Pixar is the gold standard of animated family films. Among their many classics, few movies are as beloved as 2003’s Finding Nemo. The story about a father searching for his disabled son and learning not to be overprotective was highlighted by a cast of great characters. Ironically, the most unforgettable character was the one who couldn’t remember anything. And now, 13 years later, the Disney animation goliath brings us a much anticipated sequel that follows Dory on an all new adventure.

Finding_DoryPixar proved it can follow one of its classics with an equally fantastic film with the Toy Story trilogy. But before you go thinking Finding Dory is a lock to be a great follow up, I have two words for you… Cars 2. With Dory, the Pixar filmmakers had the challenge of making a movie with just as much heart, while maintaining a similar message about cherishing family and overcoming adversity that could easily feel repetitive. They manage to succeed, with flying colors.

Finding Dory picks up one year after Finding Nemo. Blue tang fish, Dory (Ellen DeGeneres) continues to suffer from short term memory loss and now lives with her best clownfish buddy Marlon (Albert Brooks) and his son, Nemo (Hayden Rolance). One day, a series of familiar phrases triggers her memories of her long lost parents (Diane Keaton, Eugene Levy) and Dory sets out on a mission to reunite with them. The journey may seem like a retread, but a fantastic set of characters make it feel like anything but.

Pixar’s ability to create memorable characters is often what sets their films apart. Well… that and flawless animation. Finding Dory is a magnificent follow up to a beloved classic mainly because of its large cast of new characters, each one hilarious and unique. There’s a near sighted whale shark (Kaitlin Olson), a beluga whale that thinks it’s sick (Ty Burrell), and a pair of lazy and bossy sea lions (Idris Elba and Dominic West). But perhaps no character is as critical to the movies fun and charisma as Hank (Ed O’Neil), a temperamental octopus trying to prevent being released from a safe and secure Marine hospital.

Sure, Ellen DeGeneres is once again endearing as Dory and Marlon and Nemo provide several laughs and valuable lessons, but without the new faces, the movie would feel like a good, but relatively unnecessary sequel. But these new characters make this heartwarming story about Dory overcoming her shortcomings and finding her family feel fresh and the missing piece we didn’t even realize we needed. I’ve always said, every movie doesn’t need a sequel, but sometimes… when the right people are behind it…. some movies most certainly do. And in the case of Finding Dory, despite being a bit more over the top than the original, it’s the sequel adults and kids have been waiting for.

FINAL GRADE: A+

Pixar’s The Good Dinosaur (Full Review)

The_Good_Dinosaur_posterNo one knows how to get you in your feelings like Pixar. Andy saying his final goodbye to Woody and Buzz Lightyear in Toy Story 3, Marlin finally being reunited with his lost son in Finding Nemo, the entire opening sequence to Up… sometimes you have to have a heart of stone just to get through a Pixar movie without getting watery eyes. This summer’s Inside Out was no different, and it is this kind of emotional storytelling that has help make Disney/Pixar films a step above their competition.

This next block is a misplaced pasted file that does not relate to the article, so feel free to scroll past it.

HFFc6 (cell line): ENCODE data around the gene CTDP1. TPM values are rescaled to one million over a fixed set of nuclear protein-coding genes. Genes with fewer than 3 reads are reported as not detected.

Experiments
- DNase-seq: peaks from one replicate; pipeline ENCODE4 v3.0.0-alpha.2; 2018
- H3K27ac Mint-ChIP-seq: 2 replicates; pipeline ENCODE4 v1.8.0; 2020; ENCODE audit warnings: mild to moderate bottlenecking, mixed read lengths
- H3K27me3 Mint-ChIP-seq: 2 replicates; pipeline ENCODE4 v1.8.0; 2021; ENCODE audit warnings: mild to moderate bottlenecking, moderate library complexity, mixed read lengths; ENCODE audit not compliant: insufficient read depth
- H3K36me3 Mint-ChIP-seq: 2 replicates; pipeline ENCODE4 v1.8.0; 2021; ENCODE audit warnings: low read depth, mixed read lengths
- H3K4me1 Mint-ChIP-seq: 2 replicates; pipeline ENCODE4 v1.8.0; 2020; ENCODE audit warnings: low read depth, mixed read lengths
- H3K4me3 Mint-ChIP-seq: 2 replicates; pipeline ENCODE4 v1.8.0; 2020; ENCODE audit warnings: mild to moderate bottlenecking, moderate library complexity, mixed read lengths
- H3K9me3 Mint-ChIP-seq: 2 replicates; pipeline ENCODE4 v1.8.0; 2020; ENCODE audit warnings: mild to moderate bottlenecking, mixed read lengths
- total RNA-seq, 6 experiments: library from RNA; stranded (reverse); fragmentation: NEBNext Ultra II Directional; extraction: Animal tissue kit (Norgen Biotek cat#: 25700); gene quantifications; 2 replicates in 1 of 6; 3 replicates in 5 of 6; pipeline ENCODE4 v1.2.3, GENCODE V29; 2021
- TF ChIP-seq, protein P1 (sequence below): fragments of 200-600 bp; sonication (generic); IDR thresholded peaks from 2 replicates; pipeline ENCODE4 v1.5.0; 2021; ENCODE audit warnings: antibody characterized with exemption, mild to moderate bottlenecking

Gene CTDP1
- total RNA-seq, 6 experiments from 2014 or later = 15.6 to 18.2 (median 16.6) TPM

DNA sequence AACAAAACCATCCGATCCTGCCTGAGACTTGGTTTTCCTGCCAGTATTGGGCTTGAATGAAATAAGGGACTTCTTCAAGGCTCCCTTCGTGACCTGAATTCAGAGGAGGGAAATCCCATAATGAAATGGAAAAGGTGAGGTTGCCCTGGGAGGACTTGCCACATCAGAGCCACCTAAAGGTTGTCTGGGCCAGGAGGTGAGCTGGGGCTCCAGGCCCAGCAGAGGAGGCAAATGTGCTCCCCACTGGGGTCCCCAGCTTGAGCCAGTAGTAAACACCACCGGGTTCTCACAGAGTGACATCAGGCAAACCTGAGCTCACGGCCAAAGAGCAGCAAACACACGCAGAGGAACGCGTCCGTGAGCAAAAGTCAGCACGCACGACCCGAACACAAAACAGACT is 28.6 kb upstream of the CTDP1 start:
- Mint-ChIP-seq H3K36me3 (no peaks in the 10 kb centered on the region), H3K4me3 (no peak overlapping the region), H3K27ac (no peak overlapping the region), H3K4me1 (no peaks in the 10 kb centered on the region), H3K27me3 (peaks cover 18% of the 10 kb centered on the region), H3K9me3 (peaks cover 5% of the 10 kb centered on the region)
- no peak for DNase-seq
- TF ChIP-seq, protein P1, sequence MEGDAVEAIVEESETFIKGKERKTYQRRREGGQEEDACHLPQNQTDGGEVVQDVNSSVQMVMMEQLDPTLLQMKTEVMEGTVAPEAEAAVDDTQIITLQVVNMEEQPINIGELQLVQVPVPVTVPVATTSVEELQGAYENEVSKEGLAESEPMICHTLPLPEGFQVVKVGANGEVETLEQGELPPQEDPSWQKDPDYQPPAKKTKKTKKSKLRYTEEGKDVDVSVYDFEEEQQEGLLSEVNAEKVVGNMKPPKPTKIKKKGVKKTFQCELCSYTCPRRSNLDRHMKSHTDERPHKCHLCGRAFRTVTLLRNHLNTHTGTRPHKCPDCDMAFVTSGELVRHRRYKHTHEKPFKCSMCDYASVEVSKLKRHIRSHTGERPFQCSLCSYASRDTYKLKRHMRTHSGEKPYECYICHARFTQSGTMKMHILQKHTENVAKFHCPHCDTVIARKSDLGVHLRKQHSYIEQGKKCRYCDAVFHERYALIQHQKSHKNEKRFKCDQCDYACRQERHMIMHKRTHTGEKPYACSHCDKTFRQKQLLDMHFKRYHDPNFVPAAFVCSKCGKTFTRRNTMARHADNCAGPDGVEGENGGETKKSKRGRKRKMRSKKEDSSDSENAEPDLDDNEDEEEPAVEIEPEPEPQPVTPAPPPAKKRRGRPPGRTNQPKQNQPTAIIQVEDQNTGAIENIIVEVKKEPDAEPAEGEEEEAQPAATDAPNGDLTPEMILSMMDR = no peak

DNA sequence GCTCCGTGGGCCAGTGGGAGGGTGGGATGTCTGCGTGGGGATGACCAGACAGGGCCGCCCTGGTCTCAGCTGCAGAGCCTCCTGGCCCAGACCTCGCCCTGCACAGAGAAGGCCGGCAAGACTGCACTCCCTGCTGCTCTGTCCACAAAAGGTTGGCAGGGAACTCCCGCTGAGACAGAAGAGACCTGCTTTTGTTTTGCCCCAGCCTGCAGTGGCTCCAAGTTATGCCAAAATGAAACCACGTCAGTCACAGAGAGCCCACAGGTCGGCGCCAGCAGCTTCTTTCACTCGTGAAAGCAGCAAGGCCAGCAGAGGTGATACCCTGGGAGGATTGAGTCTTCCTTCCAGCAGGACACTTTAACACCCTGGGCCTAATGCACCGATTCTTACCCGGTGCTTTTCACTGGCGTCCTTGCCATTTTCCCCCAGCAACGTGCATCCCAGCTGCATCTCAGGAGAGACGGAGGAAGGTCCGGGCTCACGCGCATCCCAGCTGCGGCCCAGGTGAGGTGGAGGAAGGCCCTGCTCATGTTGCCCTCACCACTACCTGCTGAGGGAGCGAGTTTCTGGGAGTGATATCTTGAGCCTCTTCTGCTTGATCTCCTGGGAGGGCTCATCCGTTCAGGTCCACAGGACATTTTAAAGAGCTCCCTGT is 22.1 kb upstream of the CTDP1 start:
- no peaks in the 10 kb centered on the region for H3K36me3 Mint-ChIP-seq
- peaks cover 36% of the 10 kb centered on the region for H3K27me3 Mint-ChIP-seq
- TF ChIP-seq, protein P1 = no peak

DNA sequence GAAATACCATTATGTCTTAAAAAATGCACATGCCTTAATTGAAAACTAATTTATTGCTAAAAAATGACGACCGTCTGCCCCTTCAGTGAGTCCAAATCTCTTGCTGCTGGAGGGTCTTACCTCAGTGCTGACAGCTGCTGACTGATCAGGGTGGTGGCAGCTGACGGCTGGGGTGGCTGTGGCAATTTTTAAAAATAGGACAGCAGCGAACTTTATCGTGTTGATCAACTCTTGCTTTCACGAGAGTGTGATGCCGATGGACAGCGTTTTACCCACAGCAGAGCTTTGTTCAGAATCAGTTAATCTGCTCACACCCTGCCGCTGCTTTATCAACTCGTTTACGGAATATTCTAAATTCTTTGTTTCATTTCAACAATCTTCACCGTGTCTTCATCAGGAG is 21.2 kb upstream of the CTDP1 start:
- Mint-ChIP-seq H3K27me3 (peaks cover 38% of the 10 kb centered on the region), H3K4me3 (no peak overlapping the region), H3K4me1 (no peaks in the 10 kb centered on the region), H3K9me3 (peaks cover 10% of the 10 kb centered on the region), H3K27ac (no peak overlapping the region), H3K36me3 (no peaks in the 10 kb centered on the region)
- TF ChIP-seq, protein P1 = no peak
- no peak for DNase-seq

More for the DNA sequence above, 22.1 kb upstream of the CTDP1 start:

The studio’s newest film, The Good Dinosaur seeks to carry on their rich tradition of fun, but emotional animated entertainment. Set in a world where dinosaurs never went extinct, it follows a young Apatosaurus named Arlo who lives with his two farmer parents and his rambunctious, but physically superior brother and sister. After a storm separates him from his family, Arlo (voiced by Raymond Ochoa) reluctantly befriends a wild human boy named Spot in hopes that he can help him find his way home.

It’ll be easy for audiences of all ages to sympathize with young Arlo as he embarks on his journey and faces common issues from the loss of a loved one to dealing with an inferiority complex, to learning how to overcome fears. But the real winning element in The Good Dinosaur is the relationship between Arlo and Spot. The film does a wonderful job building their relationship while creatively putting a new spin on the “man and his loyal pet” dynamic. Several other eclectic characters come and go, but none of them resonate as much Spot does.

The only thing keeping The Good Dinosaur from being an instant classic is the fact that it borrows so many elements from animated family films we’ve seen before. There are doses of Lion King, Finding Nemo, Up! and several others sprinkled in that, at times, make the movie feel unoriginal. Still, it’s hard to deny the film’s charm. And, it should go without saying, the animation is as flawless as anything I’ve ever seen. The Good Dinosaur is an emotional ride, but it is a valuable one. And while it may not match the iconic status of some of the studio’s classics, it is still another solid entry that further illustrates how Pixar can virtually do no wrong… except for Cars 2.

FINAL GRADE: B+